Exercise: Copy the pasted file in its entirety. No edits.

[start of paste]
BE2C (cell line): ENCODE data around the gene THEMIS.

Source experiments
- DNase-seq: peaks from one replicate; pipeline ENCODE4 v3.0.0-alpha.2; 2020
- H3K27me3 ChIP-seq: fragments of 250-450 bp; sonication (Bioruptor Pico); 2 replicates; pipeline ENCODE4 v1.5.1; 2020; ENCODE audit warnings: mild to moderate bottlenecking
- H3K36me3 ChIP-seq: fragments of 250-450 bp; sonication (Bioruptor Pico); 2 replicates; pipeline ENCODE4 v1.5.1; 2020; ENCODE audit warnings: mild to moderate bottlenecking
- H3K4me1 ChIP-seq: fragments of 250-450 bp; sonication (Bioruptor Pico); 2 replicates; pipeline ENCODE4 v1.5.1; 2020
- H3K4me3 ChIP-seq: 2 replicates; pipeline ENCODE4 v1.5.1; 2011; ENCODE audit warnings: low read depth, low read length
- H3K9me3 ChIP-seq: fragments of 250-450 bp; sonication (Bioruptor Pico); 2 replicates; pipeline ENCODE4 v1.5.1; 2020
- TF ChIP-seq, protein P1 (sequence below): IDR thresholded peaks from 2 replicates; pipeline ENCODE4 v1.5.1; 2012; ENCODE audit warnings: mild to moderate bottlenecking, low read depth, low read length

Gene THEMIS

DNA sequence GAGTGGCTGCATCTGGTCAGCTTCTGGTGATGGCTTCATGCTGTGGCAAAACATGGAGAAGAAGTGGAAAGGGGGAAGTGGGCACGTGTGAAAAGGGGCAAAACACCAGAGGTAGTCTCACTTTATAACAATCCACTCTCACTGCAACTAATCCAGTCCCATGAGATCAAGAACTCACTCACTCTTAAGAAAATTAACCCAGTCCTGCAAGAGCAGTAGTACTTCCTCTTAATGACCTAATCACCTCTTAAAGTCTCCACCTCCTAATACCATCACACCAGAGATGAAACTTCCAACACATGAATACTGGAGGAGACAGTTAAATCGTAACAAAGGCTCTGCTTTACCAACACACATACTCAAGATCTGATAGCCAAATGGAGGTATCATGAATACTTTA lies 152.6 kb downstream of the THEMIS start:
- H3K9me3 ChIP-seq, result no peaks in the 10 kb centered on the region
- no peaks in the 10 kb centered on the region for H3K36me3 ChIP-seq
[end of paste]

BE2C (cell line): ENCODE data around the gene THEMIS.

Source experiments
- DNase-seq: peaks from one replicate; pipeline ENCODE4 v3.0.0-alpha.2; 2020
- H3K27me3 ChIP-seq: fragments of 250-450 bp; sonication (Bioruptor Pico); 2 replicates; pipeline ENCODE4 v1.5.1; 2020; ENCODE audit warnings: mild to moderate bottlenecking
- H3K36me3 ChIP-seq: fragments of 250-450 bp; sonication (Bioruptor Pico); 2 replicates; pipeline ENCODE4 v1.5.1; 2020; ENCODE audit warnings: mild to moderate bottlenecking
- H3K4me1 ChIP-seq: fragments of 250-450 bp; sonication (Bioruptor Pico); 2 replicates; pipeline ENCODE4 v1.5.1; 2020
- H3K4me3 ChIP-seq: 2 replicates; pipeline ENCODE4 v1.5.1; 2011; ENCODE audit warnings: low read depth, low read length
- H3K9me3 ChIP-seq: fragments of 250-450 bp; sonication (Bioruptor Pico); 2 replicates; pipeline ENCODE4 v1.5.1; 2020
- TF ChIP-seq, protein P1 (sequence below): IDR thresholded peaks from 2 replicates; pipeline ENCODE4 v1.5.1; 2012; ENCODE audit warnings: mild to moderate bottlenecking, low read depth, low read length

Gene THEMIS

DNA sequence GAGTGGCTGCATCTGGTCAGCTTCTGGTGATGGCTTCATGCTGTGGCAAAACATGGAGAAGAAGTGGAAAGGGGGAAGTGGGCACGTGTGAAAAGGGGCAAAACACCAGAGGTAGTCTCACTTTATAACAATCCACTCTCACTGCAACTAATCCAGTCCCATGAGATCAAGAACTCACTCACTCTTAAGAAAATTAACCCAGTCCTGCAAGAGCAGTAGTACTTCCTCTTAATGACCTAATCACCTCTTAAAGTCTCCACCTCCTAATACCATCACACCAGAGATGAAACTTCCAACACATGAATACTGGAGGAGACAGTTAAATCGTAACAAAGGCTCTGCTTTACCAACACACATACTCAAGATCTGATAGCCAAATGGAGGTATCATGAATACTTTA lies 152.6 kb downstream of the THEMIS start:
- H3K9me3 ChIP-seq, result no peaks in the 10 kb centered on the region
- no peaks in the 10 kb centered on the region for H3K36me3 ChIP-seq